Review: NotFair Primal mutation

Primal mutation is the theme of this year’s Not Fair exhibition curated by Melissa Amore, Ashley Crawford and Sam Leach, and it turns out to be a surprisingly expansive topic. As one might expect, some of this show resembles a carnival of death, with dripping animal heads and snarling mouths, and in general, there is a lot of black ooze. But in many works, the idea of mutation is expressed in terms of an original blueprint which has been mucked up. Several artists make use of stamps, transfers and tracings of human and animal forms. In each case, a tainted copy becomes the prototype from which successive generations are modelled. 

In David H. Thomas’ Fountainhead (2004-12), the shapes of fossilised stars and skulls are stamped across series of cards. Each time, the original form is imperfectly reproduced, but that irregularity becomes the distinctive mark of each print. Join Silica Liong’s work shows an ink pattern passing through sheets of slitted cardboard. The slits are like filters which determine which part of the pattern gets passed through to the next card, and what gets dispersed or lost.  Any “flaw” will keep repeating itself, until the end product is a facsimile of oddity.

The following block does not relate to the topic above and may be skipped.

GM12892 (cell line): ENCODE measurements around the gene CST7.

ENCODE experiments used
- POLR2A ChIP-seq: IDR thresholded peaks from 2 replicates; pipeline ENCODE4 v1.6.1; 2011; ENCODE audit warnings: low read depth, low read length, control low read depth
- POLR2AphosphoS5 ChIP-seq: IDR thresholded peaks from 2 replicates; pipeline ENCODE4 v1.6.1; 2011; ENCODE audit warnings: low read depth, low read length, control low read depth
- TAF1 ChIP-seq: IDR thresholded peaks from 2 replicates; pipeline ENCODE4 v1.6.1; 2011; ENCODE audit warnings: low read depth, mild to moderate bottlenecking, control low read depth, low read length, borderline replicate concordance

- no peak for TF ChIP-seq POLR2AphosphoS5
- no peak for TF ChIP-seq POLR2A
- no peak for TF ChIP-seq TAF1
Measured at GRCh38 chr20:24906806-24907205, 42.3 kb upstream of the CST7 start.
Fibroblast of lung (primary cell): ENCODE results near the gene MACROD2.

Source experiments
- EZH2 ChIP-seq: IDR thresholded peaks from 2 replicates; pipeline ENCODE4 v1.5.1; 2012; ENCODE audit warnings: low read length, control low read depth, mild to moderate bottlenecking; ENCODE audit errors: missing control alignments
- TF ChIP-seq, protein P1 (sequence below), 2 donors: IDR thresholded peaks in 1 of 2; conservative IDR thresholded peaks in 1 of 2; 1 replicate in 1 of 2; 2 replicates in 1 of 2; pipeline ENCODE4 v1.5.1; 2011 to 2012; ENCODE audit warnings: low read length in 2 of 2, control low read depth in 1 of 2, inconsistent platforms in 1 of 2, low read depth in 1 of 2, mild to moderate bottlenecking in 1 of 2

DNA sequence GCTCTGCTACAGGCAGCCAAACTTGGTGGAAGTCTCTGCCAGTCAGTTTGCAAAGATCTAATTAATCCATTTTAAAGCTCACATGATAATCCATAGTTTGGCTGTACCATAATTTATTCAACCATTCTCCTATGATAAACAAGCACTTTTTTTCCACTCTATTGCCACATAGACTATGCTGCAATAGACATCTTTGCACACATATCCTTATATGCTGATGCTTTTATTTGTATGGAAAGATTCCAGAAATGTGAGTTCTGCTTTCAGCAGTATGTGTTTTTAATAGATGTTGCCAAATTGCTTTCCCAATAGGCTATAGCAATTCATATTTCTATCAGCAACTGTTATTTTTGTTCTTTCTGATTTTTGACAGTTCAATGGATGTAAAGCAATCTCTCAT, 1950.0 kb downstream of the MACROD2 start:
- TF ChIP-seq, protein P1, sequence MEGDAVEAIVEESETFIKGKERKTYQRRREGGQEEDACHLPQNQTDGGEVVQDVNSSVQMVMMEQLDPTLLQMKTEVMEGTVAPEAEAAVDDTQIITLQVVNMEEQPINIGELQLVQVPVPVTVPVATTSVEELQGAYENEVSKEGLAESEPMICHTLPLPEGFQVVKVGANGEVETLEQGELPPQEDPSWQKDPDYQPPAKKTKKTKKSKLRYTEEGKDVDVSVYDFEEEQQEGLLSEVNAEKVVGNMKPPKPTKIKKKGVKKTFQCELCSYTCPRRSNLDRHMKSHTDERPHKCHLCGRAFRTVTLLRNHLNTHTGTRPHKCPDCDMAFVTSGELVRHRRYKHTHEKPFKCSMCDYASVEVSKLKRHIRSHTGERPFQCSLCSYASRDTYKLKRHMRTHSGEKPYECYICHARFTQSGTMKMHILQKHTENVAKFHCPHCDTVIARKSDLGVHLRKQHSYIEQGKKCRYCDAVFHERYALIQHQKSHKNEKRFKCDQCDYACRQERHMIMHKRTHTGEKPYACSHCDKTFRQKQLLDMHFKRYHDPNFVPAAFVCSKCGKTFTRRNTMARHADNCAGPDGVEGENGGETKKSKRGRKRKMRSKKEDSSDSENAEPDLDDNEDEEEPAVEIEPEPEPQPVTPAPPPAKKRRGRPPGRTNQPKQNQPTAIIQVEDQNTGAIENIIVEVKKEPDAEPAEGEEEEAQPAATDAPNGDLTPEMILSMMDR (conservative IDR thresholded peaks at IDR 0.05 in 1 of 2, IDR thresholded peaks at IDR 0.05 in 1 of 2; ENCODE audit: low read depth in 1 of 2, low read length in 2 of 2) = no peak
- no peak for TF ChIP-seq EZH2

Other works feature subjects which are barely identifiable: they appear to be nothing but mutation. Drew Bickford’s Two Six One Nine (2011) is a mass of tentacles and talons, while the creature in Mongrel (2008) looks like a mix of human, ghillie and L. Frank Baum’s cowardly lion. James Little’s graphite sketches show elaborate hairstyles organised around a missing element: the human face. Kieran Boland’s works are annotated film scripts in which the storyboarding gets out of control.  Boland’s scripts describe surreal images, but he can’t wait for them to be filmed: the typed pages are covered with scrawls, fearful faces, and a hulk-like figure of irrepressible anger. 
What kind of identity is created when the original plan gets garbled?  In the Heath Franco video Dream Home (2012), a man keeps reciting a mantra which sounds like, “Am I get a something something?”  The urgency of the question is matched only by its vagueness. At the same time, the man’s body is a confusing set of signs. He is androgynous and somewhat inarticulate; he is masked, although we can see sad eyes made up with mascara. Physically he is a bit of a brute, but he is also engaged in sophisticated performance art. The mutated bodies in this show are a mass of contradictions, as if they were objects of a failed design: one that refuses to stop breeding.

By Lesley Chow

Lesley Chow

Lesley Chow is a Melbourne arts critic and associate editor at Bright Lights. Her articles have also appeared in Artist Profile and Photofile. She has curated works and appeared on festival juries in Portugal, South Korea and Hong Kong. She is the author of catalogues for artists including Jacqui Stockdale, Alan Jones and Guy Maestri.